While Strickling declined to comment on the specific provisions of the IANA contract, he did tell .nxt:

If the GAC as a consensus view can’t support a string then my view is that the ICANN Board should not approve the string as to do so in effect legitimizes or sanctions that governments should be blocking at the root zone level. And I think that is bad for the Internet.

Where you’re dealing with sensitive strings, where you’ve engaged the sovereignty of nations, I think it is appropriate to tip the hat a little bit more to governments and listen to what they say. On technical issues it wouldn’t be appropriate but on this particular one, you’ve got to listen a little bit more to governments.

He also indicated that the US would not necessarily stand up for its principles if confronted by substantial objections to a string from other governments:

So we would be influenced – I can’t say it would be dispositive – if a large number of countries have a problem with a particular string, even if it was one that might not be objectionable to the United States government.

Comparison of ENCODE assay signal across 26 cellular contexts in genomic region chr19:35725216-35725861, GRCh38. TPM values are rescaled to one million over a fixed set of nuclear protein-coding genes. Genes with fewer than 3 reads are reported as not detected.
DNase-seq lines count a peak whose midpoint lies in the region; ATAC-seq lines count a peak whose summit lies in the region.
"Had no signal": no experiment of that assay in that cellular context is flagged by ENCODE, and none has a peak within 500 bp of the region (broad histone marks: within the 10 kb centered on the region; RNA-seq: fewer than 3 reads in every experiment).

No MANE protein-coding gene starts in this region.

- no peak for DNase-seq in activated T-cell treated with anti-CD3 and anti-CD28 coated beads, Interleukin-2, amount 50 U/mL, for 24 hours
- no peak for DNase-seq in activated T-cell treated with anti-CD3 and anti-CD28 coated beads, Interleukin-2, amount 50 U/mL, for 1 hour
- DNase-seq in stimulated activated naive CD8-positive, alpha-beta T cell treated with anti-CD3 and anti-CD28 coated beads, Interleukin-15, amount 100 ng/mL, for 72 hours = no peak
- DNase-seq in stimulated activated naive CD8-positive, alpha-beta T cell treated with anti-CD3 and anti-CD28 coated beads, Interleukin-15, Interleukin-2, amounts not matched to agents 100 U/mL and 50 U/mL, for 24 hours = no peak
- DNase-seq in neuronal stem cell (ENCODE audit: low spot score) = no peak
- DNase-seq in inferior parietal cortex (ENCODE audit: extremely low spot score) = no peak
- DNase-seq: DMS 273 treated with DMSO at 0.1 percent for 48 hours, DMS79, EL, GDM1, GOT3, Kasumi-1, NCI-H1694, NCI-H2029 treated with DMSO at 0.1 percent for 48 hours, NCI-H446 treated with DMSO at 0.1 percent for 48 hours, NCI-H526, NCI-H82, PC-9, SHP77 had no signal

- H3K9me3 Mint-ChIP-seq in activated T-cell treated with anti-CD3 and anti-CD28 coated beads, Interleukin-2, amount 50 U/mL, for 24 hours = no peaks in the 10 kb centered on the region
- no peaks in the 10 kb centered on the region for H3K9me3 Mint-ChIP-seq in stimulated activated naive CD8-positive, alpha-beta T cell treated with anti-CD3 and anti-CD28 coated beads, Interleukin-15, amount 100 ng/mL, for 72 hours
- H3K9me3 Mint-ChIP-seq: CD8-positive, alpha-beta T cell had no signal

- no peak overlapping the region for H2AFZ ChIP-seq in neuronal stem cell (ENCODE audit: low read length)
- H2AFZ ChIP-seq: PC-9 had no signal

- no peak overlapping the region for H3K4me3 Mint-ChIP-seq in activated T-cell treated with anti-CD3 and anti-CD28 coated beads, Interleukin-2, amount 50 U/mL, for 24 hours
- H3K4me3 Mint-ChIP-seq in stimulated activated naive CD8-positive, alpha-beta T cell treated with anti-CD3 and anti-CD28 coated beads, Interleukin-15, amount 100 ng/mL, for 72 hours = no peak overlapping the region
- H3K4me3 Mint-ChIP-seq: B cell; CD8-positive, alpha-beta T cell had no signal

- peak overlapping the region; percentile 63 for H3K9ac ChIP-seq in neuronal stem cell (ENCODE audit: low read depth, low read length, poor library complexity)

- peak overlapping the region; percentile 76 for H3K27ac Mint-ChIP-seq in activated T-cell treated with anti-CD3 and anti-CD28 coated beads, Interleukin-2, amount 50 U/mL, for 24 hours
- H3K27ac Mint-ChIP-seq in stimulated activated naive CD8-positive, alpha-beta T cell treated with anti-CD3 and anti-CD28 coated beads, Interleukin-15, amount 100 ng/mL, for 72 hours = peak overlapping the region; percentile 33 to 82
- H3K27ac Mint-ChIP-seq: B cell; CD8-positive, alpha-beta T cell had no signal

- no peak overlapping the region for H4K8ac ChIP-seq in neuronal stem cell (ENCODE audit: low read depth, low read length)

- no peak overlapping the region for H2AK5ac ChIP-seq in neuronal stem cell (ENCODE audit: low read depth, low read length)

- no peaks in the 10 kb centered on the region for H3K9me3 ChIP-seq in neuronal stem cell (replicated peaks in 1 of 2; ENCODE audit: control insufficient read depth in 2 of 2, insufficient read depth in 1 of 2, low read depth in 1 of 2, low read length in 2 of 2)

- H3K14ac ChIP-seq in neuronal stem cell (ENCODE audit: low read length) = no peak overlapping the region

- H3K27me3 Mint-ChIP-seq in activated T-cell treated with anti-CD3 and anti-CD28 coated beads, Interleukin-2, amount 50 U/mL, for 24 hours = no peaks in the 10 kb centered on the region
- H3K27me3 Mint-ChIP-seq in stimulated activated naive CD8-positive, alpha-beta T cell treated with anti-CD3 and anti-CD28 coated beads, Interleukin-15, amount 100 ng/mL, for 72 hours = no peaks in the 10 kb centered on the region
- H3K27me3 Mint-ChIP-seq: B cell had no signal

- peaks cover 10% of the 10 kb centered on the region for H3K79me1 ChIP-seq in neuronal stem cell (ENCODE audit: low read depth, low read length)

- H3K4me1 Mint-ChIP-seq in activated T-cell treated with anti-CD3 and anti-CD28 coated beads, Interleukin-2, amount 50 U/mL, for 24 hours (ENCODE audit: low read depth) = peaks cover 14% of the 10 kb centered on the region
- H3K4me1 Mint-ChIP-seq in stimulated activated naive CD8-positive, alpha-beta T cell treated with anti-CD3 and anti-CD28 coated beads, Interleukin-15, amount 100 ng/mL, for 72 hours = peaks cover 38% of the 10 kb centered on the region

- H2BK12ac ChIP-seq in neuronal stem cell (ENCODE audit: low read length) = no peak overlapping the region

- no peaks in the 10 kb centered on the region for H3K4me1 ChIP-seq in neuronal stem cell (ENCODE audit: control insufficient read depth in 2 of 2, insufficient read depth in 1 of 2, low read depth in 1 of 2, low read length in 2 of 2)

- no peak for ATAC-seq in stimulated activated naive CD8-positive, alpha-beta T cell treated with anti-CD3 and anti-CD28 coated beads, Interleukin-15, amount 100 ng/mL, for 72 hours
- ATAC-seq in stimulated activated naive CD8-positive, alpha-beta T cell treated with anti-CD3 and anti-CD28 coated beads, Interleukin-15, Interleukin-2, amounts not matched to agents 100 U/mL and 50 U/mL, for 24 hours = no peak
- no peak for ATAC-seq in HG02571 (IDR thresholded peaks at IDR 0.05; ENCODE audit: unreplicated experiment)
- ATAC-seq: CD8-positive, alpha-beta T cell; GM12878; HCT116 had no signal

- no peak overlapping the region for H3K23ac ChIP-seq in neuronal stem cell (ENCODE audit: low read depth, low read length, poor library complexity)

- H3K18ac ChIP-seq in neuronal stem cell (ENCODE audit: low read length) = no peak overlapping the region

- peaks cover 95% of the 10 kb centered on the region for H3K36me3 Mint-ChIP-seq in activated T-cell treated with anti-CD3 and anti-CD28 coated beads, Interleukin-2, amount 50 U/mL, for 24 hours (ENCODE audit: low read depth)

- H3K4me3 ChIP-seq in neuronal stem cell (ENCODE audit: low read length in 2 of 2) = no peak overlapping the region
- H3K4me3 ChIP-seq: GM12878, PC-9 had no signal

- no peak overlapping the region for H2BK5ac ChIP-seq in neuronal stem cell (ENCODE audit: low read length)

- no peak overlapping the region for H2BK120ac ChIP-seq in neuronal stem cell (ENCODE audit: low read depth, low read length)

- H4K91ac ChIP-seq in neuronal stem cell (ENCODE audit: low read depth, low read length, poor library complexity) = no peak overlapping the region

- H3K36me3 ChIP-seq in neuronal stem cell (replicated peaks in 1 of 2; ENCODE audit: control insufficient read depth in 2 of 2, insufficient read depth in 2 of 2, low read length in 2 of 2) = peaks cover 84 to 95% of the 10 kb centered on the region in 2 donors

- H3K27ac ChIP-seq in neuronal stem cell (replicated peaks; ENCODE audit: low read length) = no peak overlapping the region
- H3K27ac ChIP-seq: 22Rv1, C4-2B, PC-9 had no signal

And that is out of interest of protecting the Internet’s root from widespread blocking at the top-level by lots of governments.

Does this mean that the US could agree to a consensus GAC objection to a .gay gTLD? A .porn? A .freespeech? It certainly sounds like it.

Olympics make more new gTLD demands

Kevin Murphy, July 22, 2011, Domain Policy

The International Olympic Committee, fresh from its big win at ICANN Singapore, is pushing for more special protections in the new top-level domains program.

ICANN only approved the new gTLD program last month with the proviso that Olympic and Red Cross strings – .redcross and .olympic for example – would be banned as gTLDs in the first round.

The decision was a pretty obvious piece of political bone-throwing to the Governmental Advisory Committee, which had backed the IOC’s cause.